The Oak Fire in Mariposa County, California, now at 17,000 acres and rapidly growing, started just 10 days after a public hearing in which the state’s RV park and campground operators complained about the lack of affordable fire insurance. The California FAIR Plan (for “Fair Access to Insurance Requirements”) was established to ensure that property owners would still be able to buy basic fire insurance when commercial policies are either too expensive or simply unavailable. But what do you do when your lifeboat also is being swamped?
Described by the fire battalion chief as “really unprecedented” because of the speed with which it is ravaging the landscape, the Oak Fire underscores the degree to which insuring against fire losses in California is as problematic as insuring against hurricane damage on the Carolinas’ Outer Banks. You know the storms are coming, you know they’re getting bigger and more frequent and more destructive with each passing year, and if you’re an insurer you know with utter certainty that they’re going to bleed you dry. No surprise, then, that California’s private insurers have been jacking up their premiums by 20% to 40% a year or more-or not underwriting new policies at all.
That’s where the FAIR Plan is supposed to step in, with the state’s private insurers holding down premium costs by pooling their risks and providing barebones coverage. FAIR is not intended to replace regular insurance policies: it’s a safety net, an insurer of last resort. But even a safety net is not immune to the same risks that make insurance unaffordable in the first place, which means that the FAIR Plan’s premiums also have been skyrocketing, even as the coverage it offers has become skimpier.
So the July 13 public hearing quickly became a platform of grievance for the California Outdoor Hospitality Association (COHA), representing the state’s privately owned RV parks and campgrounds. COHA chair Dyana Kelley complained that unaffordable insurance rates would put campgrounds, RV parks and hotels out of business while driving up the cost of travel throughout California, chasing tourists to other states. Moreover, the coverage provided by the FAIR Plan is too limited, covering only four of the 11 specific insurance risks or perils found in a typical property policy.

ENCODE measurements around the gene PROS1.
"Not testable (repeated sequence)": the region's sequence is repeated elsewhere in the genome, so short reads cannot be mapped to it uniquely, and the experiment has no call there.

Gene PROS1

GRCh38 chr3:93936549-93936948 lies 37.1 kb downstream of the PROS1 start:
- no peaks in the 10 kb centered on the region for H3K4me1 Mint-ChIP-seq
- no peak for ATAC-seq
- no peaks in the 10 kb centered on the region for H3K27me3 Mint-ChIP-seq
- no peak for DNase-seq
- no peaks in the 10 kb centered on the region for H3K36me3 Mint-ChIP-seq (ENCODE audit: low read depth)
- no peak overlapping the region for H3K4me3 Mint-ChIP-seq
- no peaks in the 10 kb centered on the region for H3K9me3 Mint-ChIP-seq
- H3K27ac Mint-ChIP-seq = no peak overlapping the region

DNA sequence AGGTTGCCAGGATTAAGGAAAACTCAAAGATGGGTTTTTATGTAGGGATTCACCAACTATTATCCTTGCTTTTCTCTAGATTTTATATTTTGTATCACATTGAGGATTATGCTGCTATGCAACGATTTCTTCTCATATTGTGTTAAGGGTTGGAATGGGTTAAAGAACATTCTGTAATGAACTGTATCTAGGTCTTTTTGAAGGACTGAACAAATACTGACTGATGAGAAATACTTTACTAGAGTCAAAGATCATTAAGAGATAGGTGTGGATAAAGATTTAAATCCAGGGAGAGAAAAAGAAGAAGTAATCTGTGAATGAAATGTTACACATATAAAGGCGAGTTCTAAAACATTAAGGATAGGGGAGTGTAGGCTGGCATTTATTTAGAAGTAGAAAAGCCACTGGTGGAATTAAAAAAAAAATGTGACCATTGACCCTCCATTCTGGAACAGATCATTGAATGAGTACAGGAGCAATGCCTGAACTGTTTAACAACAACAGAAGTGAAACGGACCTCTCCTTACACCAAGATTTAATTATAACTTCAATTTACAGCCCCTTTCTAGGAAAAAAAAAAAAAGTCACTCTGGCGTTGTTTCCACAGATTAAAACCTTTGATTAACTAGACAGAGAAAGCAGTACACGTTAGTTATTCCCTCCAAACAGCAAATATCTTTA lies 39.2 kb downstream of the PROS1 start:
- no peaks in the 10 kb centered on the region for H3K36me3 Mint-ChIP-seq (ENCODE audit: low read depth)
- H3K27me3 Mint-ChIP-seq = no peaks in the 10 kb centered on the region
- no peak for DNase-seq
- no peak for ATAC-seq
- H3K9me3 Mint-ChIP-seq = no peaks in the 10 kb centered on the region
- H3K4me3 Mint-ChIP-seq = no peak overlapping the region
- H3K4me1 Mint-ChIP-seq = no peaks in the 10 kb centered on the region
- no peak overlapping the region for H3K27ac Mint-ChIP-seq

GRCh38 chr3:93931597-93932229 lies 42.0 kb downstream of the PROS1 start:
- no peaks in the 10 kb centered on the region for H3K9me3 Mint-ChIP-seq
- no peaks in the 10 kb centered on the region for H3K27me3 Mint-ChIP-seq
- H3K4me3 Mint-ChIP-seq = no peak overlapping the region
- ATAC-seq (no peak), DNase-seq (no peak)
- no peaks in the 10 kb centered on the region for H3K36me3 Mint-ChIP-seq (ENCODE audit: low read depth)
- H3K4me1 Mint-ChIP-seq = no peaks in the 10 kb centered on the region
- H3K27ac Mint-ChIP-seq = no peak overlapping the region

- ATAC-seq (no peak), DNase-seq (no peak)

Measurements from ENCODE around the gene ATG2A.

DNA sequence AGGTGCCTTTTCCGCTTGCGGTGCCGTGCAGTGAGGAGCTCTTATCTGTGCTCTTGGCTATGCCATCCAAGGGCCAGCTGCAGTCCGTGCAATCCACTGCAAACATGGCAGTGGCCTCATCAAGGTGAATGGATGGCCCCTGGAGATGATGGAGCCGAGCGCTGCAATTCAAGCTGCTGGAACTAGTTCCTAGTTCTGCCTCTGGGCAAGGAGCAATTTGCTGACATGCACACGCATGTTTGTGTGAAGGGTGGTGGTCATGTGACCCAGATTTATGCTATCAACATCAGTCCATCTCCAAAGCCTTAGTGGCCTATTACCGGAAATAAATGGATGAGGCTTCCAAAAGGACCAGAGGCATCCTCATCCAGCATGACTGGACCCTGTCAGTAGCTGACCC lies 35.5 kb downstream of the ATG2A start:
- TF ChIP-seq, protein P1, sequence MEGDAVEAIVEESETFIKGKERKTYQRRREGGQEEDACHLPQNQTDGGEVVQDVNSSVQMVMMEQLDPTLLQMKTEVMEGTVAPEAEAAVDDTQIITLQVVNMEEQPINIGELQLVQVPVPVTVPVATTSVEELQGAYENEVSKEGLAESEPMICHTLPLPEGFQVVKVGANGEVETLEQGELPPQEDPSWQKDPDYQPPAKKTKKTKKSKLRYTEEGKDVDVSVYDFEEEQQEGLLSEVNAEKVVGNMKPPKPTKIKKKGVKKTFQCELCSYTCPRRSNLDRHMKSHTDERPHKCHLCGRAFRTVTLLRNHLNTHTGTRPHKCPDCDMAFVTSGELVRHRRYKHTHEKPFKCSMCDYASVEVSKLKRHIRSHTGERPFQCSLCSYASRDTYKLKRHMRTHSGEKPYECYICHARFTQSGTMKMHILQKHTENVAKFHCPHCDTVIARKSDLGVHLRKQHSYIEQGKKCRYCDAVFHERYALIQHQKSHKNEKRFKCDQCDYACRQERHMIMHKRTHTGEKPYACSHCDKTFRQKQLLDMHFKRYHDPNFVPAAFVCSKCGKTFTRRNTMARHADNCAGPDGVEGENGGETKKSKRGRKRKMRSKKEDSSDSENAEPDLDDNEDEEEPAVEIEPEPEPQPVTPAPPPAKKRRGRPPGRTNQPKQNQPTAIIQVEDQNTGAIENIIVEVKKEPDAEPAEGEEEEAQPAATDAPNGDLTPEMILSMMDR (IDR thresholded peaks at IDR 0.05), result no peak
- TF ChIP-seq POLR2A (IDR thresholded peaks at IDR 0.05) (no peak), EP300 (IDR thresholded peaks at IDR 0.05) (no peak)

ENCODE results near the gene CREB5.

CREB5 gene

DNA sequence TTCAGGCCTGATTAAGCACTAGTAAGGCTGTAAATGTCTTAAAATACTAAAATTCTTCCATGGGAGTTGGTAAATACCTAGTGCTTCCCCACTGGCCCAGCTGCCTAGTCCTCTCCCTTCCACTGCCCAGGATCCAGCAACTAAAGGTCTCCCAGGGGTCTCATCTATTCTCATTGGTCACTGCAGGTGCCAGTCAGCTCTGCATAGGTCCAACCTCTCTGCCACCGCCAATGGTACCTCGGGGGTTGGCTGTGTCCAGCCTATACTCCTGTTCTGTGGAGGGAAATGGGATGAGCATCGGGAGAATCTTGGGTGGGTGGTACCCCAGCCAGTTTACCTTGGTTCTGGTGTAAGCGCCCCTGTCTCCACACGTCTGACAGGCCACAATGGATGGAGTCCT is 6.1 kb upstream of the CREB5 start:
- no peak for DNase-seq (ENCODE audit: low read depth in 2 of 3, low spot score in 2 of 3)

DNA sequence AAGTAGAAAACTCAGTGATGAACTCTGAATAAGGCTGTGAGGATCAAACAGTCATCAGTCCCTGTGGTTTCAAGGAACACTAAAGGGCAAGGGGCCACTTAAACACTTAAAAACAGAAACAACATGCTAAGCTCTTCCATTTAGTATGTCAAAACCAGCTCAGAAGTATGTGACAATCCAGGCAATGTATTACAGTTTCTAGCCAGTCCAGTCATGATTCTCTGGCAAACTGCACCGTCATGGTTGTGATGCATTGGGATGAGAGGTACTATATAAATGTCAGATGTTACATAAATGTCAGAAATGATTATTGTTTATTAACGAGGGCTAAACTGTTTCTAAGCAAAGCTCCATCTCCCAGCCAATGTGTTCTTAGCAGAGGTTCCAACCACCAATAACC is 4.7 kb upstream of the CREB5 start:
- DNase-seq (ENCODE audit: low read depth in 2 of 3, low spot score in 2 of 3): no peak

Okay. Arguable points all, if still leaving unaddressed the question of who gets dunned for the higher costs COHA would like to see the FAIR Plan absorb–costs, if the private sector bows out, that would have to be covered by taxpayers. But then Kelley added a twist that amounted to little more than a naked grab. “As an industry, we are being tasked with expansion,” she told the hearing, as if the state’s campground operators were on some kind of holy mission. “We have more camping consumers than we have accommodations, yet one of the greatest barriers to entry into our industry is the ability to obtain insurance with appropriate coverage at reasonable rates.”
Actually, no. One of the greatest barriers to entry is a tinderbox of a landscape that makes “business as usual” a fond memory, never mind expanding that business to put even more people–those beloved tourists–and campground infrastructure in harm’s way. What Kelley and her constituents are suggesting is tantamount to building in a floodplain or on an eroding shoreline, then complaining that they just can’t afford to pay for the insurance coverage that they inevitably will need. Maybe don’t build there in the first place?
The question of what to do about existing campgrounds and RV parks that are on the firing line–some in place for decades–is a thorny one, and deserving of reasoned analysis and decision-making. But it has to start with an understanding that much has changed in those decades, and that insisting on more of the same is a non-starter. No one is “tasking” the industry to expand; if anything, it should be contracting. While there’s still time.